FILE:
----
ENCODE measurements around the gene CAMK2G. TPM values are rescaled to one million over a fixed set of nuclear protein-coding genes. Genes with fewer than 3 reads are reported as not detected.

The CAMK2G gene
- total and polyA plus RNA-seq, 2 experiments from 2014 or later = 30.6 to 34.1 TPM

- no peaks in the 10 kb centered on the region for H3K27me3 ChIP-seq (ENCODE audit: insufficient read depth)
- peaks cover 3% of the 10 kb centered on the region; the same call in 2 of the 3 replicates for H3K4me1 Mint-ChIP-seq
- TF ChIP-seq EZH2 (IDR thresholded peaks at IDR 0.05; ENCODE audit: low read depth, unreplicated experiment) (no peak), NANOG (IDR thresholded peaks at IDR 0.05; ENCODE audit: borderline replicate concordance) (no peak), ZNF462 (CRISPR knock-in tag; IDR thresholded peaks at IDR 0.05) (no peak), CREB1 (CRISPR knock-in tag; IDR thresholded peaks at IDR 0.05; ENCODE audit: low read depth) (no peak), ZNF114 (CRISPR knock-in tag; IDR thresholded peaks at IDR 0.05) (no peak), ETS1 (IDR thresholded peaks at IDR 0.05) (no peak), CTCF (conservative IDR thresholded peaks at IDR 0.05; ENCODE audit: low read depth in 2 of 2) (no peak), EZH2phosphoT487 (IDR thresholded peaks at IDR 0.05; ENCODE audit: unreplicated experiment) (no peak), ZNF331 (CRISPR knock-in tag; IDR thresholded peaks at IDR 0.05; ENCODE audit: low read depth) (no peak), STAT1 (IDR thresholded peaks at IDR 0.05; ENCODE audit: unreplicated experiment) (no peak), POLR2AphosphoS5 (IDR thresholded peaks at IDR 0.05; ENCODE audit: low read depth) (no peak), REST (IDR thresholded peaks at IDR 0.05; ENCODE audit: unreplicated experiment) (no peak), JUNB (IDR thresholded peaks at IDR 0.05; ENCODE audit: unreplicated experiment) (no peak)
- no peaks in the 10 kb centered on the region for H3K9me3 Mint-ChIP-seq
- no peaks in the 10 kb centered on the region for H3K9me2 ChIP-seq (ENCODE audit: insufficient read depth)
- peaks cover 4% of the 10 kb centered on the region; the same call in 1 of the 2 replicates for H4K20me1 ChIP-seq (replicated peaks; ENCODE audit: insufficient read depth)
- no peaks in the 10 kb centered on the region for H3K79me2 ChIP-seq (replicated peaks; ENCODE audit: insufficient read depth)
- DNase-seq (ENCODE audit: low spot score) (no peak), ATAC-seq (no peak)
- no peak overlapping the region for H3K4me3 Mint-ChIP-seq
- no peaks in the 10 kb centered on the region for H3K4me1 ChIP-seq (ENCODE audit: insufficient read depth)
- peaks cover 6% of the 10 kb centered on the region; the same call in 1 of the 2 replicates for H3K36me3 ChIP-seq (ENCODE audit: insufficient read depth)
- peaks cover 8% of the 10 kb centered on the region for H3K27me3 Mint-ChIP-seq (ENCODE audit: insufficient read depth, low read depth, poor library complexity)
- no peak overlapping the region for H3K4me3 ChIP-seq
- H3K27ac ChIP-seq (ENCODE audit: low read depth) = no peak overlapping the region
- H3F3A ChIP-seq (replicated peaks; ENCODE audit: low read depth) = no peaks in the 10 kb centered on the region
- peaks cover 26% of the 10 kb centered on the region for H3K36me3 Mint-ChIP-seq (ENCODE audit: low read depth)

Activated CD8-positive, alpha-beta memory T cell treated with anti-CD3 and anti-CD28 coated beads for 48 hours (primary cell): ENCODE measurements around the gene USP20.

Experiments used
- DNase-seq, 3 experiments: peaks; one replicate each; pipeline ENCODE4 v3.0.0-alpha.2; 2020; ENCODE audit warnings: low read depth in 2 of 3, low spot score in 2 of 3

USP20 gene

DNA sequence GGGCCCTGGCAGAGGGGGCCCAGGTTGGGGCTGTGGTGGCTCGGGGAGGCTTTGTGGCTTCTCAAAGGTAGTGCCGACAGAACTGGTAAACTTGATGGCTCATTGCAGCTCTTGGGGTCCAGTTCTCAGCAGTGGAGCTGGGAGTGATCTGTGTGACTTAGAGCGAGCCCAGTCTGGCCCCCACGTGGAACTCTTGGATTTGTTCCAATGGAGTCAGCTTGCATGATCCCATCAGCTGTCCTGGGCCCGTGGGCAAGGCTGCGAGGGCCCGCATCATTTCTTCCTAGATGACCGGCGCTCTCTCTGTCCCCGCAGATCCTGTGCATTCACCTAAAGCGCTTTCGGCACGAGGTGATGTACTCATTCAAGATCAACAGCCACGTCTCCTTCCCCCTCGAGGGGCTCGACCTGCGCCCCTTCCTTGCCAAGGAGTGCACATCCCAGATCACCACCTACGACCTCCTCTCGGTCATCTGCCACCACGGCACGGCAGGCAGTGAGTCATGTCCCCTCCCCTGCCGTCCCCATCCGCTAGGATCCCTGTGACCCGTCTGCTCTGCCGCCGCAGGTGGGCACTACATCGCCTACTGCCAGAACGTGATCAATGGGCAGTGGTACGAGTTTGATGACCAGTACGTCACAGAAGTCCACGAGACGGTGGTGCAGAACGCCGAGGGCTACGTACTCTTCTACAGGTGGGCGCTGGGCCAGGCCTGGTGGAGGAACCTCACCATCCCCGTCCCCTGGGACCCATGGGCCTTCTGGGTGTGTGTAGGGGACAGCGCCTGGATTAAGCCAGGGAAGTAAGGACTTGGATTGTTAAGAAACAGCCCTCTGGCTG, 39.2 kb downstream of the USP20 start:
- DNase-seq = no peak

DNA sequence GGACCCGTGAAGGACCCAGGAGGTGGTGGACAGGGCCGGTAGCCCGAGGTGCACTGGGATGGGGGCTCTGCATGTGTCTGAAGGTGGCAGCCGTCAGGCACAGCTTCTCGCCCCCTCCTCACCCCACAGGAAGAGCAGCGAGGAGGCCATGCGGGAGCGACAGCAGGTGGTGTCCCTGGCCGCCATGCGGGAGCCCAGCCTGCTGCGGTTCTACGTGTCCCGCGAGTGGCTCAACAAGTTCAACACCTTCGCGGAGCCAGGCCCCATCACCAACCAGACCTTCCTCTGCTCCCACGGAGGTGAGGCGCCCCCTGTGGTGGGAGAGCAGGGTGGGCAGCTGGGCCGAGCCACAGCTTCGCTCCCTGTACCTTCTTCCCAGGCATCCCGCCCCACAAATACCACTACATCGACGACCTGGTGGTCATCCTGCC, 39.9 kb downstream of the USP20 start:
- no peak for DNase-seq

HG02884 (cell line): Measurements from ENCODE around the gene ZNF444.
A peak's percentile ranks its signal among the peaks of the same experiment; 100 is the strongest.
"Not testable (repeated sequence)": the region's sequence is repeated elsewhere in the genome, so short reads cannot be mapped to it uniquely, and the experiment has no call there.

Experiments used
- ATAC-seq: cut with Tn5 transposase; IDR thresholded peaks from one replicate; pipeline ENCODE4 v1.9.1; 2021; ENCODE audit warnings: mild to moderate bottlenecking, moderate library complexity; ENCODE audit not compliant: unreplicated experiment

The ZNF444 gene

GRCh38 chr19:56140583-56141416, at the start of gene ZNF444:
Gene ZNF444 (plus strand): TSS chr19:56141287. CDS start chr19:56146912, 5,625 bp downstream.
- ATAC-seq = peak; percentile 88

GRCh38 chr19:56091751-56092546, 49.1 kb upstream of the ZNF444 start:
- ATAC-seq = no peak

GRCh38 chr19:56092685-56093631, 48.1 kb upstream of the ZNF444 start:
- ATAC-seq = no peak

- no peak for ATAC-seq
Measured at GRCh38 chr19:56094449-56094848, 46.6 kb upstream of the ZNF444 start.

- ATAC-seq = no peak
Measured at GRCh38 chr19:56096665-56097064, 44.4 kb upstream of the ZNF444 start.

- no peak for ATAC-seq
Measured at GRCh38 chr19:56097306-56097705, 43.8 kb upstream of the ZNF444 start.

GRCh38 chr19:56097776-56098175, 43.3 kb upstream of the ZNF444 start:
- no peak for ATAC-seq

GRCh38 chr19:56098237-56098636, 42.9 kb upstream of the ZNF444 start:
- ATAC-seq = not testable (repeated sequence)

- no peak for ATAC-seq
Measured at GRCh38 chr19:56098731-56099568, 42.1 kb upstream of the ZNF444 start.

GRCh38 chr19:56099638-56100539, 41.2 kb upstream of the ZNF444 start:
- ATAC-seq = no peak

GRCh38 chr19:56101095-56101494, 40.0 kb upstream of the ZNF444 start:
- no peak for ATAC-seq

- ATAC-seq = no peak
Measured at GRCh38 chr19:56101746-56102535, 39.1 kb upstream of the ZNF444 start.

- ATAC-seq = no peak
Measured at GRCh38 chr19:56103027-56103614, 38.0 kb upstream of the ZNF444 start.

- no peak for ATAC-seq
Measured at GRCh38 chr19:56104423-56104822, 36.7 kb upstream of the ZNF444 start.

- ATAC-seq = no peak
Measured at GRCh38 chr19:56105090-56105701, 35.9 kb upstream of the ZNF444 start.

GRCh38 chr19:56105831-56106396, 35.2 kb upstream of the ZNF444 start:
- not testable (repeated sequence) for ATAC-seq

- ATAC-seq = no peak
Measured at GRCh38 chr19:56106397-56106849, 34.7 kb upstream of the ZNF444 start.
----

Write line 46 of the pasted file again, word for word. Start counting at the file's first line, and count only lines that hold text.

Measured at GRCh38 chr19:56097306-56097705, 43.8 kb upstream of the ZNF444 start.